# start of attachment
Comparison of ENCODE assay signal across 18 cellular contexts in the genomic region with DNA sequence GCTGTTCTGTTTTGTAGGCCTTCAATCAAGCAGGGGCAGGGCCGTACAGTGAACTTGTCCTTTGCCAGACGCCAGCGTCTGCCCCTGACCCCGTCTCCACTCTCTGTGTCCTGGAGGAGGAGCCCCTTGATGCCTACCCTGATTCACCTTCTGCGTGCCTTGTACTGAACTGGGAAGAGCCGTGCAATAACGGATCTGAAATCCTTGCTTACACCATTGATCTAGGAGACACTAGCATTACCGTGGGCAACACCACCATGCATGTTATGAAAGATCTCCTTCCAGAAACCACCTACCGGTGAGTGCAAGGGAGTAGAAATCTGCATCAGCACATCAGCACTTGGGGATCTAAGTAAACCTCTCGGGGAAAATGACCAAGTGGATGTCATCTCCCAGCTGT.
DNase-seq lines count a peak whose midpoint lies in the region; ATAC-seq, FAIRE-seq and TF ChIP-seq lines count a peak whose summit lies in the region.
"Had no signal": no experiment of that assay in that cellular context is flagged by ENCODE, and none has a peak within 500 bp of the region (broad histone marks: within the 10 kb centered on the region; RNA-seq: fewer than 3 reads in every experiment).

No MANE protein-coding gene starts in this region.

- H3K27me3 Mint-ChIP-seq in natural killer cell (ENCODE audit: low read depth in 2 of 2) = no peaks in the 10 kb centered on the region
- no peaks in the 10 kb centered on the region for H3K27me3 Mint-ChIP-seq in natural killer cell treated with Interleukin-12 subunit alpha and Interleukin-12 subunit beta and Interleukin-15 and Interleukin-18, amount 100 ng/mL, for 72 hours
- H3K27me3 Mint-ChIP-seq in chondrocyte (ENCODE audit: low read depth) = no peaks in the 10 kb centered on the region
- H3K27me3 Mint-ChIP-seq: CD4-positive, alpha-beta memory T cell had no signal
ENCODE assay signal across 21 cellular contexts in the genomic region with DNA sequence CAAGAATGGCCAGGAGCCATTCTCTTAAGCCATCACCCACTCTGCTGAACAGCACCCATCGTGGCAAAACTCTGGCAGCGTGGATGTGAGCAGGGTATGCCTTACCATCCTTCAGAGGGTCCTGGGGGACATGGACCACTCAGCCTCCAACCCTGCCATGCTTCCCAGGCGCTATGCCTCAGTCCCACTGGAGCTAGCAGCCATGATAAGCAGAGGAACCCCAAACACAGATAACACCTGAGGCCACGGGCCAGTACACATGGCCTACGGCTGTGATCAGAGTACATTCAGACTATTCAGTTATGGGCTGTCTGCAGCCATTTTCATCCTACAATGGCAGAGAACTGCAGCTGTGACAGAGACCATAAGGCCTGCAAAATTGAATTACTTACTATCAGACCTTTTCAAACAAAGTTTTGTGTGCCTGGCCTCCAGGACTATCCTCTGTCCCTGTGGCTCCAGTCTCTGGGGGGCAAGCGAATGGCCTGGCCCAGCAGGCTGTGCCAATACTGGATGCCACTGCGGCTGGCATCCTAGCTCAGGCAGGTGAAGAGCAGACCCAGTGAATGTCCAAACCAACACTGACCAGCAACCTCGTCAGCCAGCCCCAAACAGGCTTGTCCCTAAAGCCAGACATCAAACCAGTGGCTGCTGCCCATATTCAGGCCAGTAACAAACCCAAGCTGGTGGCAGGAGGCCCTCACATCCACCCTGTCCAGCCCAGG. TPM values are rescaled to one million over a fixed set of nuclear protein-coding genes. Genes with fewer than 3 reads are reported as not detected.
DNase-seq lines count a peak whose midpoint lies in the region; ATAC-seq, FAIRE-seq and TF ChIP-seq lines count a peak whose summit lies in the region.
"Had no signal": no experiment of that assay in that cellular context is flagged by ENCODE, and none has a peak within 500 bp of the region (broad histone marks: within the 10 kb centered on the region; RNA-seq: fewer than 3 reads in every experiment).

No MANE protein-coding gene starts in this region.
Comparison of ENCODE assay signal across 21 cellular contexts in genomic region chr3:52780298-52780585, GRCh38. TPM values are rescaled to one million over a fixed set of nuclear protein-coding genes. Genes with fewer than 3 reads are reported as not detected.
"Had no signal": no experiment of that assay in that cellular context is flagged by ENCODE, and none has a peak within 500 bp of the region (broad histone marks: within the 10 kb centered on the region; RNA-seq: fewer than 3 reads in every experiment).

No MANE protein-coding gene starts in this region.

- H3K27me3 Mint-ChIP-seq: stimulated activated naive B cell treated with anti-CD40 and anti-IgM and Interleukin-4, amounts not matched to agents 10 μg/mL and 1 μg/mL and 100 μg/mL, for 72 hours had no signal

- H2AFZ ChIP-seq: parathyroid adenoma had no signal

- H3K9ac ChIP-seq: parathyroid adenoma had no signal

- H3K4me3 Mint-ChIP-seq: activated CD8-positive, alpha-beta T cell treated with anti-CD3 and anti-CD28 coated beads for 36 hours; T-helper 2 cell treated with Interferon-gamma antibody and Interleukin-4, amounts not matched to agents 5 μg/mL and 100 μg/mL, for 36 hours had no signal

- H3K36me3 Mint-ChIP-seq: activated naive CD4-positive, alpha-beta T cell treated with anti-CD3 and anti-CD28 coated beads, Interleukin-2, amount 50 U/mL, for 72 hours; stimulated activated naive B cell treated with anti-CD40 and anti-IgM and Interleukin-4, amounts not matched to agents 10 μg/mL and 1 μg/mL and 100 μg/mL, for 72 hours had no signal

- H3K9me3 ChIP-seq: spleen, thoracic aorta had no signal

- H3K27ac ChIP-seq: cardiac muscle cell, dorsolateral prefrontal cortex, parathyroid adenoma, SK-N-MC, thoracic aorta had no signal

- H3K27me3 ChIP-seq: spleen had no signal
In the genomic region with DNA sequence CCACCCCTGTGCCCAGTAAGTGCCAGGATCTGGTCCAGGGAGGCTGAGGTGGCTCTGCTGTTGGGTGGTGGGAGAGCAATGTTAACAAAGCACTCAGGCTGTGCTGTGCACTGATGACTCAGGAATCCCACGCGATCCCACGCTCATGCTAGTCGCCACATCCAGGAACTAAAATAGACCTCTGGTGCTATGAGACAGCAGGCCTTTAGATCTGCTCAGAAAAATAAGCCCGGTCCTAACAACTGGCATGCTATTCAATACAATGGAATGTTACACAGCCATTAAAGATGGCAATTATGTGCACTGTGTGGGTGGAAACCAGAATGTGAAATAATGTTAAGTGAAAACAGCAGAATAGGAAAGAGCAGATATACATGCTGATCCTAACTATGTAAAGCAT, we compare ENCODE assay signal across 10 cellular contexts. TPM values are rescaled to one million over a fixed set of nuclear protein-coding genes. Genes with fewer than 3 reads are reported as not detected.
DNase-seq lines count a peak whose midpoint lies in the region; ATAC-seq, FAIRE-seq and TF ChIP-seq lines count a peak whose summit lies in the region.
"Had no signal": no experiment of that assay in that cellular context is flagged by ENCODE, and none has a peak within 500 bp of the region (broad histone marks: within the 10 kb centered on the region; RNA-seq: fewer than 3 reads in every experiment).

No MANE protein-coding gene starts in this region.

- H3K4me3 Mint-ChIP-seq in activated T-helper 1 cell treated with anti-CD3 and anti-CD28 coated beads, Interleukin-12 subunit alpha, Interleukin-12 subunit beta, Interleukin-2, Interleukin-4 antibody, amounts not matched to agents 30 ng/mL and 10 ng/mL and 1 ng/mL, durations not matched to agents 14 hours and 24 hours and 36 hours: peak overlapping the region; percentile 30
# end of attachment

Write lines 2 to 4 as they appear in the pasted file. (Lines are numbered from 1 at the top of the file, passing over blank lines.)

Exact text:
DNase-seq lines count a peak whose midpoint lies in the region; ATAC-seq, FAIRE-seq and TF ChIP-seq lines count a peak whose summit lies in the region.
"Had no signal": no experiment of that assay in that cellular context is flagged by ENCODE, and none has a peak within 500 bp of the region (broad histone marks: within the 10 kb centered on the region; RNA-seq: fewer than 3 reads in every experiment).

No MANE protein-coding gene starts in this region.